New Zealand Law Society - The Innovators: Nick Whitehouse, Co-founder and CEO, McCarthyFinch

The Innovators: Nick Whitehouse, Co-founder and CEO, McCarthyFinch

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Nick Whitehouse
Nick Whitehouse

LawFest organiser Andrew King continues a series of interviews with key legal professionals with their innovation and technology stories.

What does legal innovation mean to you?

Innovation isn’t about doing things differently because you can, it’s about the client. There are two approaches to innovation, the first approach involves iterative innovation to sustain the existing business model; the second approach involves radical innovations that ultimately disrupt the current business model. I’ve seen a lot of sustaining innovation in the legal profession, and outside of eDiscovery, I haven’t seen a lot of disruptive innovation, which is why we started McCarthyFinch.

What role does technology play in innovation?

Innovation starts with a willingness to put the client and their problems front and centre, to think competitively about problems and to take long-term action to solve them. While technology is more often than not the mechanism through which we execute innovation, it’s not all about tech. Exploring new business models, working agile, partnering and so many other non-tech actions are very innovative. Successful innovation is very much rooted in non-technology based thinking.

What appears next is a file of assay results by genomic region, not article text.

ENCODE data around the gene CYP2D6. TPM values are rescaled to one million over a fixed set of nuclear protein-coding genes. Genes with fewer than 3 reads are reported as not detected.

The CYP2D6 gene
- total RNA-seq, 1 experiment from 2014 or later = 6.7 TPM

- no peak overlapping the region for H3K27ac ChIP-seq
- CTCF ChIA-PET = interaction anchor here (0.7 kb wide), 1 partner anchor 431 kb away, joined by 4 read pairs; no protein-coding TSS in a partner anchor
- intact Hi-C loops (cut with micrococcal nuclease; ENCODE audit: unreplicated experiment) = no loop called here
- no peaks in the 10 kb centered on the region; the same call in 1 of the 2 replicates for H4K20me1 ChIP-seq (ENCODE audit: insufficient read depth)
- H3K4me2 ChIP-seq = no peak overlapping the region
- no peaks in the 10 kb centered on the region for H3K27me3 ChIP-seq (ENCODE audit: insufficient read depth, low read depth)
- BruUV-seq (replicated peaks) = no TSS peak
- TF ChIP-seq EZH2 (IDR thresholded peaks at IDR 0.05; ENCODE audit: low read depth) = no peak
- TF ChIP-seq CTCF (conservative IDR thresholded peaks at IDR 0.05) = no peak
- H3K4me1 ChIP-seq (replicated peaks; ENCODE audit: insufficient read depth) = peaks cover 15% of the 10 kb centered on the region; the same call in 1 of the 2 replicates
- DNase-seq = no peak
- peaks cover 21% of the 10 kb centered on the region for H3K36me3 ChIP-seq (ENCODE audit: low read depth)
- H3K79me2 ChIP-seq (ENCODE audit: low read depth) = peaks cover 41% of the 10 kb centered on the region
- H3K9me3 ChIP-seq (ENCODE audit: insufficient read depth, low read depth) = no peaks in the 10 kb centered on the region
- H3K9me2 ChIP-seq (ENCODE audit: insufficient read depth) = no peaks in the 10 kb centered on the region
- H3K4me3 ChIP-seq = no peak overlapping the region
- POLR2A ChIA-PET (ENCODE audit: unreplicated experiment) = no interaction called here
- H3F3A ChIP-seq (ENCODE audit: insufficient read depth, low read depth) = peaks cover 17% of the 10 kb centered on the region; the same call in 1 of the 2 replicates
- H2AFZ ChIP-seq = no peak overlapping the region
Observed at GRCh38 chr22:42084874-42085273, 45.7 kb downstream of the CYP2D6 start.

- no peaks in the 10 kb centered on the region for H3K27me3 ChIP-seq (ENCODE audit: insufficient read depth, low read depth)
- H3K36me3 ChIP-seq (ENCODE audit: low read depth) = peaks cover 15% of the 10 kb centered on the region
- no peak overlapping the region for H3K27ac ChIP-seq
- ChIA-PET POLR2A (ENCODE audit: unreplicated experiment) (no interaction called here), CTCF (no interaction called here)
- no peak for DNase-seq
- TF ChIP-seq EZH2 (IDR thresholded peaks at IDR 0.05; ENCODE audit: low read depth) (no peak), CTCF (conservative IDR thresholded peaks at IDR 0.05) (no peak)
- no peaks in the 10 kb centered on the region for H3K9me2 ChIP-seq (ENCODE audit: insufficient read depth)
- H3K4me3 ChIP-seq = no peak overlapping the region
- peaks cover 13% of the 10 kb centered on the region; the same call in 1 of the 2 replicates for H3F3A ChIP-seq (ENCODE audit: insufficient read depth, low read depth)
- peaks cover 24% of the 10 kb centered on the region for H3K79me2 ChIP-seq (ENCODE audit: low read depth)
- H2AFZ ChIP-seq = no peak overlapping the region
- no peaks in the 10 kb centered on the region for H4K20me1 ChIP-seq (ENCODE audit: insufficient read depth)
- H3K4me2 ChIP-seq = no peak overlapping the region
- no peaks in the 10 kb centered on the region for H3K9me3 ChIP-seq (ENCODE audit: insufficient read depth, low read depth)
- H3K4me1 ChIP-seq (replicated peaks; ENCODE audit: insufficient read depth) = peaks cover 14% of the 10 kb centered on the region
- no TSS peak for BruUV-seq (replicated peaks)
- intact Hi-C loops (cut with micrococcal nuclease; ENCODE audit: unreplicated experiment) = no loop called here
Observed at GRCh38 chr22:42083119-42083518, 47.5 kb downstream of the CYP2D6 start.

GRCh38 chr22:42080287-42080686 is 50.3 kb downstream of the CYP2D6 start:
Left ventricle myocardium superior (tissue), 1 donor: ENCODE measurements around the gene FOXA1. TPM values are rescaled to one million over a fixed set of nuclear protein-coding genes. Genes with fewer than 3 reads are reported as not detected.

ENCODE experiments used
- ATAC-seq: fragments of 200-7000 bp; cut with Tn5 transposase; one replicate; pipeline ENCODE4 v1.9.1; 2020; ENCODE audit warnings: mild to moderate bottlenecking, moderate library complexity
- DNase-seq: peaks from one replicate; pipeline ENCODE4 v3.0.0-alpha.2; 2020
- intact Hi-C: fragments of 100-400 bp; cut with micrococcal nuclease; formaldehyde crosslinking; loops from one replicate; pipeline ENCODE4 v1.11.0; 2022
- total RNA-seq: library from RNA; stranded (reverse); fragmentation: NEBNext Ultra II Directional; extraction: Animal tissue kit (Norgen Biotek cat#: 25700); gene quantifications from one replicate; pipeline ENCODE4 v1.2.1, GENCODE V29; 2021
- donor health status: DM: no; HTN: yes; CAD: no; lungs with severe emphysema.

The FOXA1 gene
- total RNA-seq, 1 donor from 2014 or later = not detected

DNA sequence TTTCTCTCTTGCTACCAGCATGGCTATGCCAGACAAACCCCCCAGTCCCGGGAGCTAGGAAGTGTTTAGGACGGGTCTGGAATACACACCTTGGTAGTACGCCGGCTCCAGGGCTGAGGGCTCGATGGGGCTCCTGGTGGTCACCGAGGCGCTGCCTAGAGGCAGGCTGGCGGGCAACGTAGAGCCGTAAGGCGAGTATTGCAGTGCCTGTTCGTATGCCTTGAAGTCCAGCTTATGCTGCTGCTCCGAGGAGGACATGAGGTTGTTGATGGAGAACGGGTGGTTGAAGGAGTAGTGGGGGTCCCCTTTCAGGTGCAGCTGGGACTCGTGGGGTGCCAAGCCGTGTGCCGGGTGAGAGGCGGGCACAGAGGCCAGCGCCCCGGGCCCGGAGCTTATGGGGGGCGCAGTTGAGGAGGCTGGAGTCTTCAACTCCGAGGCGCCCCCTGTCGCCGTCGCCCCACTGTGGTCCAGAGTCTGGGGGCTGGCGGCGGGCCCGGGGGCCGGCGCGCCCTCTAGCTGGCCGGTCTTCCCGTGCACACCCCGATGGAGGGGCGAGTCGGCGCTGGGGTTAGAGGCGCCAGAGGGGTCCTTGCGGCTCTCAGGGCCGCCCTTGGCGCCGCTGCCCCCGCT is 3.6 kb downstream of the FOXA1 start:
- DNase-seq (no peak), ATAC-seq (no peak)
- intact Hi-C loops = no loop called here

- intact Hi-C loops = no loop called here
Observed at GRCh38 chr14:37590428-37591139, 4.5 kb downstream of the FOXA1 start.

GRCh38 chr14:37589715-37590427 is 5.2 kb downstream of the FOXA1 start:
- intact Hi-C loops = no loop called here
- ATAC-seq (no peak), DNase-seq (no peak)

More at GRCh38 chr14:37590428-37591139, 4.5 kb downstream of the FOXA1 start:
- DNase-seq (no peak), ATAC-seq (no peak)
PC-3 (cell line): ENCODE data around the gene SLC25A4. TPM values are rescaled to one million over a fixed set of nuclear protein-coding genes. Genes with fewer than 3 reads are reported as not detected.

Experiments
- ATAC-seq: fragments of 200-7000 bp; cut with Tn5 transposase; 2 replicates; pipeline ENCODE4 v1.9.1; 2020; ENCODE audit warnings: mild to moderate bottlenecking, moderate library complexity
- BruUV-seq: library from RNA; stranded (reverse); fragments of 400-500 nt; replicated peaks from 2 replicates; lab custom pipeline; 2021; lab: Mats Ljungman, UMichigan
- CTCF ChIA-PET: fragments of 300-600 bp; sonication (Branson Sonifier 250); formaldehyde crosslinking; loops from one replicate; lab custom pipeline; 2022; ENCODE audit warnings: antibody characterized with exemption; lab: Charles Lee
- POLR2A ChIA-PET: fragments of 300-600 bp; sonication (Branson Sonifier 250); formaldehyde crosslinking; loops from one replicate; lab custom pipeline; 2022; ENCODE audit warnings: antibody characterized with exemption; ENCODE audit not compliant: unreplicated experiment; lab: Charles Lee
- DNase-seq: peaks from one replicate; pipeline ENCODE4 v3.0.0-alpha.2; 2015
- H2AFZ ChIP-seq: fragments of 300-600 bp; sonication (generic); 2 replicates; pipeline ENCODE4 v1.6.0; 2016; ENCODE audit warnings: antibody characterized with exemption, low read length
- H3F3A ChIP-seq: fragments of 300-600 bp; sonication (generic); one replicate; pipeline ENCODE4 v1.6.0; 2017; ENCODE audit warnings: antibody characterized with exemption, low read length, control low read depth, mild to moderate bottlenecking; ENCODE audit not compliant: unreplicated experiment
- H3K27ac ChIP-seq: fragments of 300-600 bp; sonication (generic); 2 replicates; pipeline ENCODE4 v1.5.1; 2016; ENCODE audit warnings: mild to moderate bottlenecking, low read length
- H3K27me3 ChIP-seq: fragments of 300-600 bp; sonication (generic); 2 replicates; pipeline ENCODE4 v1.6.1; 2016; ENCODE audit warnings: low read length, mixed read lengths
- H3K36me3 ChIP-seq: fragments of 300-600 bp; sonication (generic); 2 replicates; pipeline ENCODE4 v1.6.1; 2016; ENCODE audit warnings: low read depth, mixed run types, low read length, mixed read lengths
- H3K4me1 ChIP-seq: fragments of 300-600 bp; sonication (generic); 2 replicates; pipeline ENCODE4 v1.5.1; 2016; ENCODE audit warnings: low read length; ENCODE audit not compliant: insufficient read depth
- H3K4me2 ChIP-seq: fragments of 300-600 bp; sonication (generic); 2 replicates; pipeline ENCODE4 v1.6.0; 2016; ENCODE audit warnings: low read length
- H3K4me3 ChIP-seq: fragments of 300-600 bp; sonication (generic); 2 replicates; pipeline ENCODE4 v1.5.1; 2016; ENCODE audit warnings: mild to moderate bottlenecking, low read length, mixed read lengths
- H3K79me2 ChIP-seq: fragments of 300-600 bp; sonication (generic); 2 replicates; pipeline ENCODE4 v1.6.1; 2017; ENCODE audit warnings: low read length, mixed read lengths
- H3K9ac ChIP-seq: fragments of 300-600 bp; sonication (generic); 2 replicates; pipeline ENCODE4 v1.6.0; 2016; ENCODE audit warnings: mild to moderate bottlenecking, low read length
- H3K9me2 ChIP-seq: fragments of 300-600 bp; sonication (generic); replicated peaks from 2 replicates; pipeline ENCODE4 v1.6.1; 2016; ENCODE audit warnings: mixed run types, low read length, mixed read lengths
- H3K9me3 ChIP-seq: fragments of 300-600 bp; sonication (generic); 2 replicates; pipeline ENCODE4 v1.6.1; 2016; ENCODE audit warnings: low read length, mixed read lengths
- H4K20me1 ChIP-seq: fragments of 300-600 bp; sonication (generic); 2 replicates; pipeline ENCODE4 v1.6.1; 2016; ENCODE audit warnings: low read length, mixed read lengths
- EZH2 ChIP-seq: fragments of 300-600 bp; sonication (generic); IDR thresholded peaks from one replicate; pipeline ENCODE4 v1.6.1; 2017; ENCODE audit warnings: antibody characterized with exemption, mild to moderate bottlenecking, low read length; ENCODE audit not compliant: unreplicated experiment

What pressures are organisations facing in the delivery of legal services?

Time, money, scale! If you look across the industry, every law firm is working harder, the largest in-house teams are being overwhelmed, courtrooms are at capacity and more and more legal consumers are looking elsewhere for advice. Where once the industry accepted each year as a new normal, we’re now seeing growing demand for change.

What developments do you see in how legal services are delivered?

The big shift we are seeing internationally is in the legal ops space. Corporate clients are taking legal efficiency very seriously and are beginning to invest both their time and resources into achieving outcomes for their businesses. This focus will force the hand of reluctant firms and provide opportunities for legal tech players.

What opportunities has legal innovation brought to you?

Our entire business is built upon legal innovation and the demand for it.

What are some of your tips to start innovating or developing an innovative mindset?

Take a long term view of your clients’ needs. Understand their business, and in particular the pressures being put on them to go faster as they respond to more and more change. Talk to them about what frustrates them and do the same internally. More often than not your own people are banging their heads against brick walls doing things in ways that also frustrate clients.

Why is it important for legal professionals to continue to learn about legal innovation and leveraging technology?

Toddlers are on iPads, five-year-olds are learning to code, 42% of China’s commerce is done online, Google is the largest advertiser in history – the world is becoming overwhelmingly digital. Digital natives are creating companies at an unprecedented rate and it’s estimated that 75% of S&P 500 will cease to exist in the next nine years. Not understanding this digital wave, how it impacts our clients, and how we serve them, is equivalent to expecting to serve clients while talking in a different language. Luckily there’s an app for that.

Andrew King is organiser of LawFest, which will be held in Auckland on 18 March 2020.

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